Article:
They are also forbidden from touching other people, cattle, plants, fruits, and vegetables.
In 2019, a 17-year-old girl in Nepal was found dead after suffocating from smoke inhalation. Her room caught fire while she was sleeping inside a “menstruation hut” on a freezing January night.
Parwati Bogati had to stay inside one of these huts because she was on her monthly period, following a practice called “Chhaupadi” in which women are not allowed to participate in everyday activities while she’s bleeding. It’s a centuries-old practice in Nepal in which women and girls are considered unclean during that time of the month.
The teenager had lit a fire to keep warm on her night alone in cold Himalayan winter. The next morning, her mother-in-law found her lifeless body.
According to district police inspector Sundar Bam from Purbichauki village in western Nepal’s Doti district, Parwati had “lit a fire on the floor as it was bitterly cold that night due to lower temperatures and rain.”
“The blanket was charred. It appears the blanket had caught fire while she was asleep filling the room with smoke, and since the window and door were both shut, we think she died because of smoke inhalation.”
Chhaupadi has become illegal in Nepal, but still a lot of people practice it. The University of Bath and the Centre for Research on Environment, Health, and Population Activities (CREHPA) in Nepal released findings on a study in 2019, in which 400 adolescent girls in villages in midwestern Nepal were surveyed. Focus groups were also done.
Results shows that “60% of the girls knew chhaupadi was illegal, yet 77% practiced it.” The researchers discovered that that practice was still widely accepted in the area, even among people with high education levels.
Parwati was at least the fourth victim of the practice who have died in 2019. Chhaupadi was criminalized in 2017 and the practice “has been largely eradicated” in Doti district, according to Sundar. But Parwati’s death shows that the custom is still in practice and that “women and girls are still being isolated because of a normal bodily function and the stigma surrounding menstruation remains deadly.’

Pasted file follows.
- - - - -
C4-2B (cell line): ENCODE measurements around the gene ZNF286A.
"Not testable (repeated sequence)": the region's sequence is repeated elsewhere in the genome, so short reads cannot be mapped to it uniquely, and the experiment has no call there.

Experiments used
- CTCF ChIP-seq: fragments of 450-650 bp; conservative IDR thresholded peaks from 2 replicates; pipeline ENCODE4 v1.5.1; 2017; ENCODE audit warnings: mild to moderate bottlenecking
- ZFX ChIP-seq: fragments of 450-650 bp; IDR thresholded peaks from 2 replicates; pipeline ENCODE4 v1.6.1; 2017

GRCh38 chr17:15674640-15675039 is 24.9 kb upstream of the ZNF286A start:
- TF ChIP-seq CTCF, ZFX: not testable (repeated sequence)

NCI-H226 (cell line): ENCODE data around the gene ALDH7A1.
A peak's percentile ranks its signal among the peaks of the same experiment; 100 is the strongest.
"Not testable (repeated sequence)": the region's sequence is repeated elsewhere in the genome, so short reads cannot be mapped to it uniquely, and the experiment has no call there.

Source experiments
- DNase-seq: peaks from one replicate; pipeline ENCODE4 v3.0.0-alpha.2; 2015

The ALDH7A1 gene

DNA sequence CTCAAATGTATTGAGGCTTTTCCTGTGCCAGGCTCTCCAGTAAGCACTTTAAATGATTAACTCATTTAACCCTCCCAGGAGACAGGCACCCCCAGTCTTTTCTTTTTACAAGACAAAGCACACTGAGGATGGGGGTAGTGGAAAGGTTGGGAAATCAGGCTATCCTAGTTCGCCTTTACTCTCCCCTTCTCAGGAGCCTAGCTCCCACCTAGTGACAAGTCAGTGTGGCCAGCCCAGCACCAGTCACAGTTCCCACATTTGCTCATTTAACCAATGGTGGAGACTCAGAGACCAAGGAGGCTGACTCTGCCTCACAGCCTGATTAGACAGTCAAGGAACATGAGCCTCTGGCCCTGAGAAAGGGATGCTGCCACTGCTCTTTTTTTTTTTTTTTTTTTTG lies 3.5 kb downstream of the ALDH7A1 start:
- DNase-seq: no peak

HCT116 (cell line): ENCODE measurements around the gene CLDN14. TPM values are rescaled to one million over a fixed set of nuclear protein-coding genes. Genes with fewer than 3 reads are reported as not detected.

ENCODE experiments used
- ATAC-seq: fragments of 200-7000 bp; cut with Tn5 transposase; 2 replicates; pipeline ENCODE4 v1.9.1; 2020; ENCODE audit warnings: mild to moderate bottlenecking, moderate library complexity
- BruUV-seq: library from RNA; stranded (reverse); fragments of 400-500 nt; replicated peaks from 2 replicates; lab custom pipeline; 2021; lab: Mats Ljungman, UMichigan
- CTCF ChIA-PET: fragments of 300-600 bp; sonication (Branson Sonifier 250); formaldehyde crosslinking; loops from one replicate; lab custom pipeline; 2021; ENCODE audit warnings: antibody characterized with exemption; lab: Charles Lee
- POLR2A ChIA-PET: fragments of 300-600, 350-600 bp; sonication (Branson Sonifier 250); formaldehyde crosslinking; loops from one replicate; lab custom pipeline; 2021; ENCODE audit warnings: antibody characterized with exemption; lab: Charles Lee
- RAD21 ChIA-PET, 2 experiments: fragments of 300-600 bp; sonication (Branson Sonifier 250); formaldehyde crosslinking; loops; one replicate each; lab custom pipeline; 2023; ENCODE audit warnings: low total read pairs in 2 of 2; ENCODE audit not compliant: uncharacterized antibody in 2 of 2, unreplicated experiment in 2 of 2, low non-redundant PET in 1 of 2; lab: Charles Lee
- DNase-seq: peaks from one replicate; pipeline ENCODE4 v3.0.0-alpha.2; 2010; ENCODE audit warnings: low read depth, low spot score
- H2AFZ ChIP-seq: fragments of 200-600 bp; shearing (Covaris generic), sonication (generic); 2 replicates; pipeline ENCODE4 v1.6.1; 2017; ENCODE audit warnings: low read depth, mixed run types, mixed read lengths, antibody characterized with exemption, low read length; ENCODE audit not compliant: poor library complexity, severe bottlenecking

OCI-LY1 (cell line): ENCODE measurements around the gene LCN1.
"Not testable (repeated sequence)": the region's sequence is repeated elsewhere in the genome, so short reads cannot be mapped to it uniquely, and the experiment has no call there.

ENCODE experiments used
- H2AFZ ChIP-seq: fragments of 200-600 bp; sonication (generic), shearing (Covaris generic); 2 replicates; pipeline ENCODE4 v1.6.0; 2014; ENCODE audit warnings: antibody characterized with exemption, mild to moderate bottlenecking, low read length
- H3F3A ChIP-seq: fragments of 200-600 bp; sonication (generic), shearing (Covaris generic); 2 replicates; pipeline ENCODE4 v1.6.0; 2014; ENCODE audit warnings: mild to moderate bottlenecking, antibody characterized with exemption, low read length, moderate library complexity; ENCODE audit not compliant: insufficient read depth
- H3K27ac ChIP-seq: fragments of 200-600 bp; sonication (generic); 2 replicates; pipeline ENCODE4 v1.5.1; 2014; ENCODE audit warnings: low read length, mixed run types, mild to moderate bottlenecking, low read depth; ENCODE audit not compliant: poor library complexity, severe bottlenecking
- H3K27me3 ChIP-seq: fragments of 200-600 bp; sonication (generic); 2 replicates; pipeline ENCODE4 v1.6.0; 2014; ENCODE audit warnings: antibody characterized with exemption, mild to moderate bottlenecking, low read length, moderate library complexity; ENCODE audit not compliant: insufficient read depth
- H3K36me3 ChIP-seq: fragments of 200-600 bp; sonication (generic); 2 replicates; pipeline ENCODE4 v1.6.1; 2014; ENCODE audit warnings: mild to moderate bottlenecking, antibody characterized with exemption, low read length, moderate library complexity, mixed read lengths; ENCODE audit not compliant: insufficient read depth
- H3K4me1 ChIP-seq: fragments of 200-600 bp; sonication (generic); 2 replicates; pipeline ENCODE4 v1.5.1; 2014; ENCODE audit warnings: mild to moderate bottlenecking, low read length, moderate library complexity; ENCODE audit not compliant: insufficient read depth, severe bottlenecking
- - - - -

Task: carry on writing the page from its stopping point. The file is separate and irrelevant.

Nepali writer and menstrual rights activist Radha Paudel said that “Earlier (women) were confined in a separate hut, but now that a lot of them have been demolished, they are finding different places in the house to be isolated. The segregation continues. They still cannot participate in household activities during the menstruation.”
They are not just isolated in huts. These females are also forbidden from touching other people, cattle, plants, fruits, and vegetables, says a 2011 United Nations report.
Jennifer Thompson, an author in a study published in the journal Sexual and Reproductive Health Matters, said that the practice was usually enforced by “elders within their family and community, including mothers, grandmothers, and other senior women.”
She added that girls who do not have access to a chhau hut, she can be made to sleep outside exposed to the elements.
Community organizers and non-governmental organizations are doing efforts to solve the stigma associated with menstruation in Nepal. In December 2019, police arrested the brother-in-law of a woman who died in the same manner as Parwati did. He was reported to have banished her to a menstrual hut, also in the same manner that Parwati was.
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